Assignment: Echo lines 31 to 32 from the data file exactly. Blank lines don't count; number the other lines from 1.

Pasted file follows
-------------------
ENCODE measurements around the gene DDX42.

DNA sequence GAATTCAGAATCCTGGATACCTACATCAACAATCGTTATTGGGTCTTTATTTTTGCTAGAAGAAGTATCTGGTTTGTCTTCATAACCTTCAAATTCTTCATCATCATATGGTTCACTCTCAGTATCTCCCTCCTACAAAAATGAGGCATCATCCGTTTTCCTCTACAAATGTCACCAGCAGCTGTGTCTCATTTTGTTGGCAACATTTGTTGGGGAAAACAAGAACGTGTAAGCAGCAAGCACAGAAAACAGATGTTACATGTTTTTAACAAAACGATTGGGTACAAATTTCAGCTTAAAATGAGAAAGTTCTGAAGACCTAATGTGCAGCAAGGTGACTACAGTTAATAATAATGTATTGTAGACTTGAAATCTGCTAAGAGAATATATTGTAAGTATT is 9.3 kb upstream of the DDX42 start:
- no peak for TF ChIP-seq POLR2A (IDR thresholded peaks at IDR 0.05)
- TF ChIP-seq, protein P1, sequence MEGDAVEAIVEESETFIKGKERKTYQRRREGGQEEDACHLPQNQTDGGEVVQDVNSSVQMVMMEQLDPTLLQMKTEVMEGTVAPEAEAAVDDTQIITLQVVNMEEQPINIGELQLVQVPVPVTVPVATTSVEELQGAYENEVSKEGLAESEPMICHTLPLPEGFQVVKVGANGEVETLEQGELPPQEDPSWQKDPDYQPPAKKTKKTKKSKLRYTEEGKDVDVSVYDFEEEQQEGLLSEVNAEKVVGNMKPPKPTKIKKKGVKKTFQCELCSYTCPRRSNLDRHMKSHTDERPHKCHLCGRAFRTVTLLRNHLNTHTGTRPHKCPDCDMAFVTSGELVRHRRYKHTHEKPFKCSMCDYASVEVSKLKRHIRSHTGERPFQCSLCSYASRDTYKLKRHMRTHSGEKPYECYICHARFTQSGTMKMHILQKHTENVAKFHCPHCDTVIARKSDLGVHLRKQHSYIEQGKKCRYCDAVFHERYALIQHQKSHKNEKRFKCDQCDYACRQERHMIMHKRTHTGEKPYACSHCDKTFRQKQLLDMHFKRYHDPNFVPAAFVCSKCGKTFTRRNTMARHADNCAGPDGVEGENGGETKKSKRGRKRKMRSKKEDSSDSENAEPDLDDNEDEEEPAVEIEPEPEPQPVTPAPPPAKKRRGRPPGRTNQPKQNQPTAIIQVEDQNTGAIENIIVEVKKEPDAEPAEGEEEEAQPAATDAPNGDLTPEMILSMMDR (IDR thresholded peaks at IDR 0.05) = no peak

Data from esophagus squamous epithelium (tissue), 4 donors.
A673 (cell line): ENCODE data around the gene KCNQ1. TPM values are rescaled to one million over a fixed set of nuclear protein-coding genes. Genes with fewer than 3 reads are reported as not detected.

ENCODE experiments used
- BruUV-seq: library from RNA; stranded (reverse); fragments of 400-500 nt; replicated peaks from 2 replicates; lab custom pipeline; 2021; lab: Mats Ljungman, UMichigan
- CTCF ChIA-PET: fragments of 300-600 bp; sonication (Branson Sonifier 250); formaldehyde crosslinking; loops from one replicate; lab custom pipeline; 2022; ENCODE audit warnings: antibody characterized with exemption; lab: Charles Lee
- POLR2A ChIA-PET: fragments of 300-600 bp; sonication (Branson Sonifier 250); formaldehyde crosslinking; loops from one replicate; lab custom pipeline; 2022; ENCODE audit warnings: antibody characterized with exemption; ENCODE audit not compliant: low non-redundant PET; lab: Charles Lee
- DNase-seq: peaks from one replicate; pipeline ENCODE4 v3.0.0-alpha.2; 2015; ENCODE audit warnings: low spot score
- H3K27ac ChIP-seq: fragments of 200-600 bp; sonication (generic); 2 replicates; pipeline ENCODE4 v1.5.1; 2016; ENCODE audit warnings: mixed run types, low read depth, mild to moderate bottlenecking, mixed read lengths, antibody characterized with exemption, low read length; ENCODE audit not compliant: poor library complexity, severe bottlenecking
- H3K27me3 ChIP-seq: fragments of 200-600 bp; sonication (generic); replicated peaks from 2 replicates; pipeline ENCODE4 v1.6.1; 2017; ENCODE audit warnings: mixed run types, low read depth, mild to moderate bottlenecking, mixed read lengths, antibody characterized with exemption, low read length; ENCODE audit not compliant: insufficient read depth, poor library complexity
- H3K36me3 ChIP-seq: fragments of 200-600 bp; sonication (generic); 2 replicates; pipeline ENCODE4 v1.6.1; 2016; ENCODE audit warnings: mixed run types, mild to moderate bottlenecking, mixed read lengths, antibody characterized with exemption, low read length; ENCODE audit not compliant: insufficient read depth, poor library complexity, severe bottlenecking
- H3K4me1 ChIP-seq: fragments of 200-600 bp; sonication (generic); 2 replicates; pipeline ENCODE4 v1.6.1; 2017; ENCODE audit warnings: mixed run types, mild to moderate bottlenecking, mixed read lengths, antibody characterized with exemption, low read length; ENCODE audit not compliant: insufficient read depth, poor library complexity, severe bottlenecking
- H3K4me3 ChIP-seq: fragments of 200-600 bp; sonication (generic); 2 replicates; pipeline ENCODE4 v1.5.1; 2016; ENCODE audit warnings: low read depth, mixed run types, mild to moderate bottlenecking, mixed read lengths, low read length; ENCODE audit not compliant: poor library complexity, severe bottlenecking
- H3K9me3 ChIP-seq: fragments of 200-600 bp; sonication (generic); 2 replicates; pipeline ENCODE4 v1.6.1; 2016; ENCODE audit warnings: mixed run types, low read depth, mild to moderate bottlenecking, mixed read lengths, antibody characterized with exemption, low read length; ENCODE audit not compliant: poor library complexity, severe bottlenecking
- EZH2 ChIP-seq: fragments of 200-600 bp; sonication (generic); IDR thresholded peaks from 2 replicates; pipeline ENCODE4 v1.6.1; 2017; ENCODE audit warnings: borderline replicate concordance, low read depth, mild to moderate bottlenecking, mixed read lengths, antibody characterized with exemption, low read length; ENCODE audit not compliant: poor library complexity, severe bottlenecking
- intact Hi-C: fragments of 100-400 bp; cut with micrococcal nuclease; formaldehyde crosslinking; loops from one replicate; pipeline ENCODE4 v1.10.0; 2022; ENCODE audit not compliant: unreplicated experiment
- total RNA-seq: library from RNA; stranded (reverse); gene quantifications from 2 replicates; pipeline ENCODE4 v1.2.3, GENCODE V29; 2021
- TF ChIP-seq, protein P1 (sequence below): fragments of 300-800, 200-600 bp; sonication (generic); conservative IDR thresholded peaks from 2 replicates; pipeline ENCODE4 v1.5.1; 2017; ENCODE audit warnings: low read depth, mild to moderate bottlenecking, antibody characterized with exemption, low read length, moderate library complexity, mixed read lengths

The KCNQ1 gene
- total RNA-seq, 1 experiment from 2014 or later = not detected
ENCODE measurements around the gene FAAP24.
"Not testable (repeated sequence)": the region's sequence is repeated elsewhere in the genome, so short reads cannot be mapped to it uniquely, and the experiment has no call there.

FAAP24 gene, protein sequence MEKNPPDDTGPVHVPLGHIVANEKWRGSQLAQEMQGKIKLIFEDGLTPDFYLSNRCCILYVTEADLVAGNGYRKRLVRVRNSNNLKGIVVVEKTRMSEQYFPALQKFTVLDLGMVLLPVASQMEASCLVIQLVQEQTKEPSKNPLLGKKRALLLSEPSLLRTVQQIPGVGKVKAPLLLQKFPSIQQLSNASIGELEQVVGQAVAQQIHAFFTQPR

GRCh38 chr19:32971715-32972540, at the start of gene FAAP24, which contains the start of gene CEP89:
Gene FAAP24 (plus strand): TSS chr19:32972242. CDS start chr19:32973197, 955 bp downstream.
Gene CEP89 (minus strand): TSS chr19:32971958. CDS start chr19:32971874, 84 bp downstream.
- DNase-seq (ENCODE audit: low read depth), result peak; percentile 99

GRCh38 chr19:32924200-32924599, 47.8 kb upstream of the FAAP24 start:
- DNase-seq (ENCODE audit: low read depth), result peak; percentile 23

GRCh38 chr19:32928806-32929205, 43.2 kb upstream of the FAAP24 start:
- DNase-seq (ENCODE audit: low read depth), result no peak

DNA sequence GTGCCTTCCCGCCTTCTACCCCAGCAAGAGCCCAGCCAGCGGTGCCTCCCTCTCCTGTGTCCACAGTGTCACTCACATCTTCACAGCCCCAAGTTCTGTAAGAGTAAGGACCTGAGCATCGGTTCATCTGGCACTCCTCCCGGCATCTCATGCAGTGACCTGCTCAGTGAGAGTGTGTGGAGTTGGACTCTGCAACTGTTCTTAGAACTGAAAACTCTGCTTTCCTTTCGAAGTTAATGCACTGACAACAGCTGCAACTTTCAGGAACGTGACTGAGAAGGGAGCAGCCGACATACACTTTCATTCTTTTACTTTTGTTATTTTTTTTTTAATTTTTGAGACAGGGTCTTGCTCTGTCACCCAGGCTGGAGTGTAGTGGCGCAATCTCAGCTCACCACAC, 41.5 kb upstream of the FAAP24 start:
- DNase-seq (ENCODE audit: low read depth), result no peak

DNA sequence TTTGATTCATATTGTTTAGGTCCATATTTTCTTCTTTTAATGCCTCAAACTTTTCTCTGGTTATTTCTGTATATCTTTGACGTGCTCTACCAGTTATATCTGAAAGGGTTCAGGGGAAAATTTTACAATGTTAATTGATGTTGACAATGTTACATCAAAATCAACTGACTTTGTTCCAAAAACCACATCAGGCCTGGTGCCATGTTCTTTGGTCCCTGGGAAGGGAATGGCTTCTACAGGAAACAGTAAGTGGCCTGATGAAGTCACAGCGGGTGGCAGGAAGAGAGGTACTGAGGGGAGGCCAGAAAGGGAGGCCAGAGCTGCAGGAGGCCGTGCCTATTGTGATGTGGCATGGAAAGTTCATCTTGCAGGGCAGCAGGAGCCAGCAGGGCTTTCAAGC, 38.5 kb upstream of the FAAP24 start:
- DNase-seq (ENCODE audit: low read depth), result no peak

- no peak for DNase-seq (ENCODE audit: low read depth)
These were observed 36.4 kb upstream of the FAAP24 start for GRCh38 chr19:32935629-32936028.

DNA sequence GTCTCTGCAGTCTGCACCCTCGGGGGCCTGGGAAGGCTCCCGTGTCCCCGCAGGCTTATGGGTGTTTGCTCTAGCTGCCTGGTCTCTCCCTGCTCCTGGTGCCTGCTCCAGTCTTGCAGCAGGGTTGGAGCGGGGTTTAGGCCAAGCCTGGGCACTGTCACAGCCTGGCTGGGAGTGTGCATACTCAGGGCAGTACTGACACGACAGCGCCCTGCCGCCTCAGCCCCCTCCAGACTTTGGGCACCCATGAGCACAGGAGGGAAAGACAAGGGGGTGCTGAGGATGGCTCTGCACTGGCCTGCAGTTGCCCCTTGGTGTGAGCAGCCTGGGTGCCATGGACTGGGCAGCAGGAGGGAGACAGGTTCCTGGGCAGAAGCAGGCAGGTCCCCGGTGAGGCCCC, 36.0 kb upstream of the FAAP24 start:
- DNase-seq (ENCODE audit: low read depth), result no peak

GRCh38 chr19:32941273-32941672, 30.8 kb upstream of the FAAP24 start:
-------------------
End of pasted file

GRCh38 chr19:32924200-32924599, 47.8 kb upstream of the FAAP24 start:
- DNase-seq (ENCODE audit: low read depth), result peak; percentile 23